This afternoon my kindergartener had an epic tantrum (overtired) and as he writhed about he kicked me full in my still-tender belly. I reacted badly. I was so angry and upset with him, and then sorry for myself and then sorry for him – he is still just a baby, and life can be HARD – and it was all just a bit much. Less seductive than willfully destructive this time, I thought, “I could just drink and not deal with any of this shit.” 

What I have been sitting with since is the uncomfortable truth that EVEN THOUGH I understand that the wine won’t fix anything – will in fact in all likelihood make all sorts of things worse – the promise of a short-term reprieve (in the form of wanton oblivion) is still very tempting. I think there is a jokey aphorism along the lines of, “Why face today what can be put off until tomorrow?” or something like that, and boy does it ever resonate with me. Somewhat related I guess is the germ of acceptance that if I am going to choose NOT to miss my life any more, but to be fully present in it, I am going to have to stick around and find my way through the crappy stuff too. Not earth shatteringly profound, I’ll grant, but it is what I am sitting with on this 12th day (second Friday!) of my new non-drinking life. 

You Have To Do The Work 

I was going to blog about anxiety tonight. Day 9 and I am very tired and anxious. Worrrying over the damage I have done to my body with booze and lack of self care, and that awful “Are my pants on backwards? WHY IS EVERYONE LOOKING AT ME??” sensation. But:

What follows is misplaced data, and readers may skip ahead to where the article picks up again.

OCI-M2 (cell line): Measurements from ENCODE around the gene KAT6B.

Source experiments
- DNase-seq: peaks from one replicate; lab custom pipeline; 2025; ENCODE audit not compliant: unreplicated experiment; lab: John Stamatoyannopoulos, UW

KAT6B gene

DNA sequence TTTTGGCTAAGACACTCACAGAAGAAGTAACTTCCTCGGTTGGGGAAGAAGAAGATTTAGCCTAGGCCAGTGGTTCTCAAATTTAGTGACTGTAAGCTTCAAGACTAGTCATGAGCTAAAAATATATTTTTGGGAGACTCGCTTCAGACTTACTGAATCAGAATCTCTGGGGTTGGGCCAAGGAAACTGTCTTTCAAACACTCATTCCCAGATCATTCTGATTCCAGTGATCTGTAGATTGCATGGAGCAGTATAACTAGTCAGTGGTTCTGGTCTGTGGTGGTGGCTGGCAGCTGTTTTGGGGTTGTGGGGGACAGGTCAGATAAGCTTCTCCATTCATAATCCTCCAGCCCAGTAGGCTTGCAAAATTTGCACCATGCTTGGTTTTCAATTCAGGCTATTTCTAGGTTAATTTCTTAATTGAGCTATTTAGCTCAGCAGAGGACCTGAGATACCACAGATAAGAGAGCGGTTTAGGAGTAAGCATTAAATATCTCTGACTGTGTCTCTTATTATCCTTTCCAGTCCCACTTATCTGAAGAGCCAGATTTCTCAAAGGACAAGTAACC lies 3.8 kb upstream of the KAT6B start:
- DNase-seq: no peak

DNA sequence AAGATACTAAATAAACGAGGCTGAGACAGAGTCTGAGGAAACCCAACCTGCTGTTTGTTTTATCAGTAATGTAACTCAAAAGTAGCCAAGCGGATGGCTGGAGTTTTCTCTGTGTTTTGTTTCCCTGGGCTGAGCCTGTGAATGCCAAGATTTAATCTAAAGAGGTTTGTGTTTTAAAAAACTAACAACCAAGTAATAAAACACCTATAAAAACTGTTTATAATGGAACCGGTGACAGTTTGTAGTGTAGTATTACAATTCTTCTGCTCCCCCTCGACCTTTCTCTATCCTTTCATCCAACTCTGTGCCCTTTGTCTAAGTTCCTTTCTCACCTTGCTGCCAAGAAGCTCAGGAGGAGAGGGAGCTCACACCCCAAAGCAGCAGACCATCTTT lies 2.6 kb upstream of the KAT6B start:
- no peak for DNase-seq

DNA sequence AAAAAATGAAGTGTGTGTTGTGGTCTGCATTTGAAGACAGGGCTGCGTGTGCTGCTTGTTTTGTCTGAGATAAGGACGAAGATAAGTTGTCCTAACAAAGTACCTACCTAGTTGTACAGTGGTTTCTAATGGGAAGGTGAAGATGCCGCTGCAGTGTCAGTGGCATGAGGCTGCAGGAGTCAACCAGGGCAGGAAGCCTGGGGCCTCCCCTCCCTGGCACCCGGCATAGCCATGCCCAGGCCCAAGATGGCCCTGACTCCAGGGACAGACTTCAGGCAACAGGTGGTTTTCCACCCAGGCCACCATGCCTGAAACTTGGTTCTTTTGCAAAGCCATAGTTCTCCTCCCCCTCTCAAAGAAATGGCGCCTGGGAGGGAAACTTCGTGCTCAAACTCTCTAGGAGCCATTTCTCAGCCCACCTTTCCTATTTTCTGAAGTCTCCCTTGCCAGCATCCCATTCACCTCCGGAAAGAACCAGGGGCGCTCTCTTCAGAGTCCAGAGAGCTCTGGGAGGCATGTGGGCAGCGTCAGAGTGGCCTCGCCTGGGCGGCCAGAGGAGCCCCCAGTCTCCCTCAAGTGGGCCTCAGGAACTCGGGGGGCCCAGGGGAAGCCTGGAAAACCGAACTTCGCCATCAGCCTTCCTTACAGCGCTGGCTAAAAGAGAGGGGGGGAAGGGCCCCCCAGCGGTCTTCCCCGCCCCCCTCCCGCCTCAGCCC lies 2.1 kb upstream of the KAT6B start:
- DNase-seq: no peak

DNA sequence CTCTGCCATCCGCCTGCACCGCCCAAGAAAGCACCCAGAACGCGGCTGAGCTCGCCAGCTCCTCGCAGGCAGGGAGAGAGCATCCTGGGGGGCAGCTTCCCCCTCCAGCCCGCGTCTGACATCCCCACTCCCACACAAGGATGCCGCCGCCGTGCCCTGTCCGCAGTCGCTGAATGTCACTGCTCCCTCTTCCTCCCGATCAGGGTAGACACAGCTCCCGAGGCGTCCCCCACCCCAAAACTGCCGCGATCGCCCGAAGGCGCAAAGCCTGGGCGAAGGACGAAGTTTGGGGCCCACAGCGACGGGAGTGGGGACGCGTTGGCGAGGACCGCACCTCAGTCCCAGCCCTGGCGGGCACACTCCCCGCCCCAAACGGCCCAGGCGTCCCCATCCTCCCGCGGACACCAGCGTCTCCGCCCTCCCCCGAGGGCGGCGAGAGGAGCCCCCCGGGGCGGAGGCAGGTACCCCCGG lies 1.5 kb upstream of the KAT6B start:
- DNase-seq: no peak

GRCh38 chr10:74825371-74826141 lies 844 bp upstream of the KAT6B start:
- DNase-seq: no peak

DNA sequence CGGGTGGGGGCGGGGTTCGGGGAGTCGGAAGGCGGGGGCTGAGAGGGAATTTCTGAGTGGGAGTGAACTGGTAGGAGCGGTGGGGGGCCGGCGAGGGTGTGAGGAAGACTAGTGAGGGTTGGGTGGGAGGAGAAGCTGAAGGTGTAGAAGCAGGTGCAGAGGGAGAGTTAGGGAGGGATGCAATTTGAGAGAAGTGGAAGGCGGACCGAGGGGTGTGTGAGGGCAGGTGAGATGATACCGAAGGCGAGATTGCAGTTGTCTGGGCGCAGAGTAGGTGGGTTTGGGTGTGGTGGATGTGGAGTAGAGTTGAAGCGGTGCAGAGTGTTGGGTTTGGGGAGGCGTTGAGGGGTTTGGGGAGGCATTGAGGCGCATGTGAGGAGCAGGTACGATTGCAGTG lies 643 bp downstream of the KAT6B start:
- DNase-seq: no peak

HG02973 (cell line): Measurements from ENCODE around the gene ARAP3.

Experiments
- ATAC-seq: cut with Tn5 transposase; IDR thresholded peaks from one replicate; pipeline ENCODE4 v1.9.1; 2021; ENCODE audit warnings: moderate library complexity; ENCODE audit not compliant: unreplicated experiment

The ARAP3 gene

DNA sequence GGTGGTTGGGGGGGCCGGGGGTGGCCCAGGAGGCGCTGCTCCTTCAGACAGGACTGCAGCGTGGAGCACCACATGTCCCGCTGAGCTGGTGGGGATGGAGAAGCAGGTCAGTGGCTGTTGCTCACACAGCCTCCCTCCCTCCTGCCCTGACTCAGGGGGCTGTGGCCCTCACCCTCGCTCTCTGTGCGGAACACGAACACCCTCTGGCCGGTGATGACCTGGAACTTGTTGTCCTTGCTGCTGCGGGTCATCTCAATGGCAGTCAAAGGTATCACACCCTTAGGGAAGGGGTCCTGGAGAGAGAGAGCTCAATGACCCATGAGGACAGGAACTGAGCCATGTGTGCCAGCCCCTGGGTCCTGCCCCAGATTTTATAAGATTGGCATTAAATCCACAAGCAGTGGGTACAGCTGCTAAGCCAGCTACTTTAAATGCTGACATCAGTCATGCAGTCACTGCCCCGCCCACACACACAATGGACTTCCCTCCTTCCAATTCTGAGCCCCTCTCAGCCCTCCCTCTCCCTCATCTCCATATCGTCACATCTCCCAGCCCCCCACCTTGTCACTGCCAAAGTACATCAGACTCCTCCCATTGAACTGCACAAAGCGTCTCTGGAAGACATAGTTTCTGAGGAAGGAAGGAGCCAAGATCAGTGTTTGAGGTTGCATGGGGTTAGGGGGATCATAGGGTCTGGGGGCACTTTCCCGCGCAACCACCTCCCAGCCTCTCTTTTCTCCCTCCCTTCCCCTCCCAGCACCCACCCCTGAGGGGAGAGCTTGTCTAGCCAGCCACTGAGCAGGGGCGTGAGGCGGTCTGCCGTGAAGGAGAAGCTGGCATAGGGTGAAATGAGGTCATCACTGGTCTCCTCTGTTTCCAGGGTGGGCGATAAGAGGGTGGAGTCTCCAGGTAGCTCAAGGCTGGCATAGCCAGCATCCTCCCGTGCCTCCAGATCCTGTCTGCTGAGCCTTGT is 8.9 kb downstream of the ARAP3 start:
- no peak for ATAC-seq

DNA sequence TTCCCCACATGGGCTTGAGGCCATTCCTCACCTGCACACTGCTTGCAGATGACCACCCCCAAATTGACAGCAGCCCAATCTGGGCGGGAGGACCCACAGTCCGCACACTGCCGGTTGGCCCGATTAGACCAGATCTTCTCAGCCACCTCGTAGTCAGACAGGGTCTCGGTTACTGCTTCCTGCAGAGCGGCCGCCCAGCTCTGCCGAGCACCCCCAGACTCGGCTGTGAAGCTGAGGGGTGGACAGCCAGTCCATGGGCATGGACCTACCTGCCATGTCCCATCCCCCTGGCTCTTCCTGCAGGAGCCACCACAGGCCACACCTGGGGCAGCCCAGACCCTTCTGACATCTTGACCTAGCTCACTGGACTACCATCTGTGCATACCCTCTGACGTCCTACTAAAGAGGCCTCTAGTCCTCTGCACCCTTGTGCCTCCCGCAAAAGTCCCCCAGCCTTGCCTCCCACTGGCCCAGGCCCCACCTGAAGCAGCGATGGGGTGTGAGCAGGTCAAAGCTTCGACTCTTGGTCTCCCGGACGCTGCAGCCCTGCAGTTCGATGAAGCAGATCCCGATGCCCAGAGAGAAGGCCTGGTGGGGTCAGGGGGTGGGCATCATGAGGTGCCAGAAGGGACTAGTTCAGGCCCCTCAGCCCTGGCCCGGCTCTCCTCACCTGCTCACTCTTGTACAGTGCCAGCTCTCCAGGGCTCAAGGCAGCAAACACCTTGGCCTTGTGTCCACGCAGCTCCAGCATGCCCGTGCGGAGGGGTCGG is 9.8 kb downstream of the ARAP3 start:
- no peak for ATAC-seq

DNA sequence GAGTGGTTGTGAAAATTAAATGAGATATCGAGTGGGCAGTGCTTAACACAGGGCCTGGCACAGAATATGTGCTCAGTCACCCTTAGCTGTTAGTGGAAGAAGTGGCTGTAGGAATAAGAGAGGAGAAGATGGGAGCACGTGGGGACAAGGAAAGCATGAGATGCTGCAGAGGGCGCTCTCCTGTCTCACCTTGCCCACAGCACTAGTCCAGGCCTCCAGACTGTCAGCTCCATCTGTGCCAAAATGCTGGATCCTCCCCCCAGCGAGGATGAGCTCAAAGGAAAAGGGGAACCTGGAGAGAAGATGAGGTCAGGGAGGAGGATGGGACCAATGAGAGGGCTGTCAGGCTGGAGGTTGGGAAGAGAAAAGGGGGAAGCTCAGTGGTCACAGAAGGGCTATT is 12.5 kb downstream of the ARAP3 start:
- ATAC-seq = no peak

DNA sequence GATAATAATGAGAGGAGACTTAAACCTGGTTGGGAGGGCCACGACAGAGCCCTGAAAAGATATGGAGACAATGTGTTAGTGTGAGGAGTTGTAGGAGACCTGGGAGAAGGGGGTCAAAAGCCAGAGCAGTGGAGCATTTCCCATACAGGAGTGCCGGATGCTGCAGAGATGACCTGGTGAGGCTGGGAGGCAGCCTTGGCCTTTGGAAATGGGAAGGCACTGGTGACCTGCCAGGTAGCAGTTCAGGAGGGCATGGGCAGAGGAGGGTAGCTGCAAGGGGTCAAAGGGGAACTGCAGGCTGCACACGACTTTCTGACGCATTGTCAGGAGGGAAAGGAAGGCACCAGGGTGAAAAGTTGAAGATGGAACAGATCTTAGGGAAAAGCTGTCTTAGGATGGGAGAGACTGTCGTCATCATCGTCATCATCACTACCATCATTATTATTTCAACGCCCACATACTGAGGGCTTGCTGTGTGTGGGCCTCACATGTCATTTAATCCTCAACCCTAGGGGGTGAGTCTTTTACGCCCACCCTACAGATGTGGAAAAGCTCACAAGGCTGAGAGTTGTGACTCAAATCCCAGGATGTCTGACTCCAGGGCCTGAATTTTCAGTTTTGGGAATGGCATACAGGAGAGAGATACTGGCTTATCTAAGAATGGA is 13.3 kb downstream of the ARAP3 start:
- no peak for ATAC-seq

We spent yesterday and today sorting through the boys’ 88 thousand puzzle pieces to see which puzzles are intact and which we have to let go. At first it looked like complete carnage – a jumble of disparate pieces and little hope that a single whole puzzle would be salvaged. Eventually, we had them more or less sorted into separate piles and then began the task of assembling each one, most without the box or picture to guide us. I repeatedly found myself sizing up a pile and thinking or even saying out loud, “Oh, no guys. This doesn’t look like nearly enough pieces.” Amazingly, though, a great many of them were all there, including some that I had long since written off and was just postponing chucking out for one last sort-out. 

As well as affirming that quantity surveyance and its ilk are not realistic second-career options for me, I was also really struck by the lesson that the ONLY way to make sense of the chaos was to actually do the work of figuring out where all the pieces belonged and fitting them together. I have read a wealth of sobriety blogs and recovery memoirs and various other articles and things about alcohol dependence and addiction, most of which has been incredibly helpful and illuminating and encouraging, but I realised (and this is not at all uncharacteristic for me!) that I have kind of had a sense of having “read to the end” and being able to somehow think my way past all the grind of getting sober – I know how it goes, and I see what you all went through, so I can just skip those middle bits, right? Right? Of course that’s not how it works at all. I abused my body and lied to myself for YEARS, and it has been nine short days since I decided to remove alcohol from my life entirely. Of COURSE I am tired and anxious, and still chubby and not seeing even a whiff of a pink cloud, although I remain profoundly relieved if not elated at having finally made the decision. Now, I have to do the work. Again (and again and again) I am so deeply grateful to all of you who have gone before and written with such courage and honesty about your journeys. I may not have the boxes to my own puzzles but it helps more than I can begin to express to be able to take guidance and inspiration from your works in progress.